Soteriology (/soʊˌtɪriˈɒlədʒi/; Greek: σωτηρία sōtēria "salvation" from σωτήρ sōtēr "savior, preserver" and λόγος logos "study" or "word") is the study of religious doctrines of salvation. Salvation theory occupies a place of special significance in many religions. In the academic field of religious studies, soteriology is understood by scholars as representing a key theme in a number of different religions and is often studied in a comparative context; that is, comparing various ideas about what salvation is and how it is obtained.
Buddhism is devoted primarily to liberation from Duḥkha or suffering by breaking free of samsara, the cycle of compulsory rebirth, by attaining nirvana. Many types of Buddhism, Theravada, Mahayana and Vajrayana (or Tantric), emphasize an individual's meditation and subsequent liberation from samsara, which is to become enlightened.
Thus, the fundamental reason that the precise identification of these two kinds of clinging to an identity – personal and phenomenal – is considered so important is again soteriological. Through first uncovering our clinging and then working on it, we become able to finally let go of this sole cause for all our afflictions and suffering.
However, the Pure Land traditions of Mahayana Buddhism generally focus on the saving nature of the Celestial Buddha Amitābha. In Mahayana Buddhist eschatology, it is believed that we are currently living in the Latter Day of the Law, a period of 10,000 years where the corrupt nature of the people means the teachings of the Buddha are not listened to. Before this era, the bodhisattva Amitābha made 48 vows, including the vow to accept all sentient beings that called to him, to allow them to take refuge in his Pure land and to teach them the pure dharma. It is therefore considered ineffective to trust in personal meditational and even monastic practices, but to only trust in the primal vow of Amitābha.
Main article: Salvation in Christianity
In Christianity, salvation, also called "deliverance" or "redemption", is the saving of human beings from sin and its consequences. Variant views on salvation are among the main lines dividing the various Christian denominations, being a point of disagreement between Eastern Orthodoxy, Roman Catholicism and Protestantism, as well as within Protestantism, notably in the Calvinist–Arminian debate. These lines include conflicting definitions of depravity, predestination, atonement, and most pointedly, justification. Christian soteriology ranges from exclusive salvation: p.123 to universal reconciliation concepts.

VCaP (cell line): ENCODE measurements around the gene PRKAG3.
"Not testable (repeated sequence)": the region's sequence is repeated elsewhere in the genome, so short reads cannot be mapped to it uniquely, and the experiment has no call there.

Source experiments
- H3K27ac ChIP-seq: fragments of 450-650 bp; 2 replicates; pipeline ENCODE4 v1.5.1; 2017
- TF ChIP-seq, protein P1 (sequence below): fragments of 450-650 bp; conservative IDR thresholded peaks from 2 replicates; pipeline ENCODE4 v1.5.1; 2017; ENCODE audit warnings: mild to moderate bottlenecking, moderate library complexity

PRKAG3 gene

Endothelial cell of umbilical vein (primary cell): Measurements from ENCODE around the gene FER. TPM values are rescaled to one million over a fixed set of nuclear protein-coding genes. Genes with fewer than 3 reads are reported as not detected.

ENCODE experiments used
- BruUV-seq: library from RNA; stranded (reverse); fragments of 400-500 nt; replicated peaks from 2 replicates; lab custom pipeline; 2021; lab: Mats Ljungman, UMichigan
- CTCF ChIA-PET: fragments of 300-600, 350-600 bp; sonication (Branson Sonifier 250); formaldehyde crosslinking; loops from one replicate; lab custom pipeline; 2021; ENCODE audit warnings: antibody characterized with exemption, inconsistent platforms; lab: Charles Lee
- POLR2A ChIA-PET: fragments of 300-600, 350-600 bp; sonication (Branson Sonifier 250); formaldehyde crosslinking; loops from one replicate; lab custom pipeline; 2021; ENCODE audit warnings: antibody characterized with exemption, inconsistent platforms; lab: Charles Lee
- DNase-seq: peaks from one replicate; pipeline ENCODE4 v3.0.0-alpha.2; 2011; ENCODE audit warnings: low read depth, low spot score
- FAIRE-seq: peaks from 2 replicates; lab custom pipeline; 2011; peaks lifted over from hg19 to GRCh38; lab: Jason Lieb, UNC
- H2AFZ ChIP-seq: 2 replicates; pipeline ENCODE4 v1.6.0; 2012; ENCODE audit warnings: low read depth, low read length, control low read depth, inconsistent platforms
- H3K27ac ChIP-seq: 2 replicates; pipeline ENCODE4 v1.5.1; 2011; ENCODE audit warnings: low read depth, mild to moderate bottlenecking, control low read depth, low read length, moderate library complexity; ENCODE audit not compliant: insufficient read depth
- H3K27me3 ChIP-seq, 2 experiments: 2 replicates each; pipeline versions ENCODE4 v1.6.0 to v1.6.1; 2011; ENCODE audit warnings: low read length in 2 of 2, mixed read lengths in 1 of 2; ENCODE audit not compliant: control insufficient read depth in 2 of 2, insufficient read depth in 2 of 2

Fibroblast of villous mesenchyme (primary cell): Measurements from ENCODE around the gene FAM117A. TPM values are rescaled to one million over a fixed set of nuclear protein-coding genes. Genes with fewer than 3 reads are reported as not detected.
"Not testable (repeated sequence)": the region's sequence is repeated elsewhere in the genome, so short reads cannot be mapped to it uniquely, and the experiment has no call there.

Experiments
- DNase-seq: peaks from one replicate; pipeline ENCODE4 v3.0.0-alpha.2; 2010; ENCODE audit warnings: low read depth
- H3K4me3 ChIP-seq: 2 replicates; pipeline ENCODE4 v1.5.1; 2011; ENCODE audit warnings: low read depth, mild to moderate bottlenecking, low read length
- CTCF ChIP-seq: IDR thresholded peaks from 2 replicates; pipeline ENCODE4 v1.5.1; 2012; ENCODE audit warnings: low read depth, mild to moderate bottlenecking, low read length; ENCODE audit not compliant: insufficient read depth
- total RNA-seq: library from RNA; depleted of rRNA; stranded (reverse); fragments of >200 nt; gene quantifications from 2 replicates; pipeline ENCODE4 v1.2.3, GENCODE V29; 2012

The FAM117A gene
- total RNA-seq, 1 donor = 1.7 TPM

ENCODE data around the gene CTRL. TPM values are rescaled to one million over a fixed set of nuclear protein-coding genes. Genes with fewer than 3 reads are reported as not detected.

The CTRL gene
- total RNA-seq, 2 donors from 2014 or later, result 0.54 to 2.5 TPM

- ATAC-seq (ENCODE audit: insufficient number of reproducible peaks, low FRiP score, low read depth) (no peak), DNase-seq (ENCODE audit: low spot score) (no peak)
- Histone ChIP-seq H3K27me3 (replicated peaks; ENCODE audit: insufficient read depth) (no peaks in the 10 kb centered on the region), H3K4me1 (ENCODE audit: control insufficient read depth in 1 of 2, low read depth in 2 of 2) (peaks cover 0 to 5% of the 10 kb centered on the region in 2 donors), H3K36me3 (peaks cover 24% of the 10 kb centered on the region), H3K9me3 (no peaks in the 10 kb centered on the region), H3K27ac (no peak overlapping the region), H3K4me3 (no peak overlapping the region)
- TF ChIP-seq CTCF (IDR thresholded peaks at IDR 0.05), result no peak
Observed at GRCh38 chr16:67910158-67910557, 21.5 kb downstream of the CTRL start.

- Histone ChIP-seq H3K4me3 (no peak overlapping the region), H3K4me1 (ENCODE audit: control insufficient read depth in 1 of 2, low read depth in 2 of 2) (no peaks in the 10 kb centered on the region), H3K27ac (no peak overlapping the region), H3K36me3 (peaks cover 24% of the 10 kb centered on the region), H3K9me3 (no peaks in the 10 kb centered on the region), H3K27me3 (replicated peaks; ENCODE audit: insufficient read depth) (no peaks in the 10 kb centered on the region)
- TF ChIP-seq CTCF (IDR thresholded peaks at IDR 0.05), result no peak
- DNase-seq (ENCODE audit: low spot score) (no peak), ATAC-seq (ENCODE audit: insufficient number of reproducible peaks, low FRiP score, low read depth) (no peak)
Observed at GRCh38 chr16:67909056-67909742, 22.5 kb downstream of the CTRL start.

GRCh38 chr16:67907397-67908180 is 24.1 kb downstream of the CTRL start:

While some of the differences are as widespread as Christianity itself, the overwhelming majority agrees that salvation is made possible by the life, crucifixion, death, and resurrection of Jesus.
Soteriology is discussed in Hinduism through its principle of moksha, also called nirvana or kaivalya. "In India", wrote Mircea Eliade, "metaphysical knowledge always has a soteriological purpose." Moksha refers to freedom from saṃsāra, the cycle of death and rebirth. There are various principles and practices that can lead to the state of moksha including the Vedas and the Tantras being the basic scriptures for guidance along with many others like Upanishads, Puranas and more.
Main article: Salvation § Islam
Muslims believe that everyone is responsible for their own actions. So even though Muslims believe that Adam and Hawwa (Eve), the parents of humanity, committed a sin by eating from the forbidden tree and thus disobeyed God, they believe that humankind is not responsible for such an action. They believe that God (Allah) is fair and just and one should request forgiveness from him to avoid being punished for not doing what God asked of them and for listening to Satan. Muslims believe that they, as well as everyone else, are vulnerable to making mistakes and thus they need to seek repentance repeatedly at all times.
Muhammad said, "By Allah, I seek the forgiveness of Allah and I turn to Him in repentance more than seventy times each day." (Narrated by al-Bukhaari, no. 6307) God wants his servants to repent and forgives them, he rejoices over it, as Muhammad said: "When a person repents, Allah rejoices more than one of you who found his camel after he lost it in the desert." (Agreed upon. Narrated by al-Bukhaari, no. 6309) Islamic tradition has generally held that it is relatively straightforward to enter Jannah (Paradise). In the Quran, God says: "If you avoid the great sins you have been forbidden, We shall wipe out your minor misdeeds and let you through the entrance of honor [Paradise]."
However, by direct implication of these tenets and beliefs, Man's nature is spiritually and morally flawed such that he needs salvation from himself. Finding appreciation, forgiveness, and joy in Allah is the only (or best) practice to be saved from this terrible fate of corruption and meaninglessness. al-Tahreem 66:8
In Jainism, the soteriological concept is moksha, but it is explained differently than the similar term found in Hinduism. Moksha is a blissful state of existence of a soul, completely free from the karmic bondage, free from saṃsāra, the cycle of birth and death. It is the highest state of existence of a soul, even higher than the gods living in the heavens. In the state of moksha, a soul enjoys infinite bliss, infinite knowledge and infinite perception. This state is achieved through realisation of self and achieving a completely desireless and unattached state.